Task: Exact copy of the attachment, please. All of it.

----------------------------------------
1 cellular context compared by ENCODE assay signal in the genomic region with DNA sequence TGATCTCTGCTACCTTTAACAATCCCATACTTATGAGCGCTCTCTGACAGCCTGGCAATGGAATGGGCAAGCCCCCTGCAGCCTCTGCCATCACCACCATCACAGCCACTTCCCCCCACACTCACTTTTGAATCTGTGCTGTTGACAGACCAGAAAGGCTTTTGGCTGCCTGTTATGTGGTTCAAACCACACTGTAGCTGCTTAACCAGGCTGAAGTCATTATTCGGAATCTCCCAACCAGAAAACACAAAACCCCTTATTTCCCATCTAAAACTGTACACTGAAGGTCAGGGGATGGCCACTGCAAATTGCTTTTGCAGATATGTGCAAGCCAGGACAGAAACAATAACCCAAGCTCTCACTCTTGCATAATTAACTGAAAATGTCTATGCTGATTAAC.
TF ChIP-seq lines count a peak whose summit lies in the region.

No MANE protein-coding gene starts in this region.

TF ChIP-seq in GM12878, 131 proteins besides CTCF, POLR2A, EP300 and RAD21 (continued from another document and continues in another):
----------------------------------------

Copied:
1 cellular context compared by ENCODE assay signal in the genomic region with DNA sequence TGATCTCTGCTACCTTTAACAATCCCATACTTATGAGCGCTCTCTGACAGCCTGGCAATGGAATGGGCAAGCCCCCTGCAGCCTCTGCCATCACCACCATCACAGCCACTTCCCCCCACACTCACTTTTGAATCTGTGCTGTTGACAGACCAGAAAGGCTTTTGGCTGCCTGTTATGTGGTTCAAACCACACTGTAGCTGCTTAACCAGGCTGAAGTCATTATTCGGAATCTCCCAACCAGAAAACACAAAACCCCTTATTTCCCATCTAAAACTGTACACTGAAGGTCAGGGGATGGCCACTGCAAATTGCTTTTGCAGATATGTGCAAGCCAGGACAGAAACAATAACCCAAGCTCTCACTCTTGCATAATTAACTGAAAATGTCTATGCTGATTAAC.
TF ChIP-seq lines count a peak whose summit lies in the region.

No MANE protein-coding gene starts in this region.

TF ChIP-seq in GM12878, 131 proteins besides CTCF, POLR2A, EP300 and RAD21 (continued from another document and continues in another):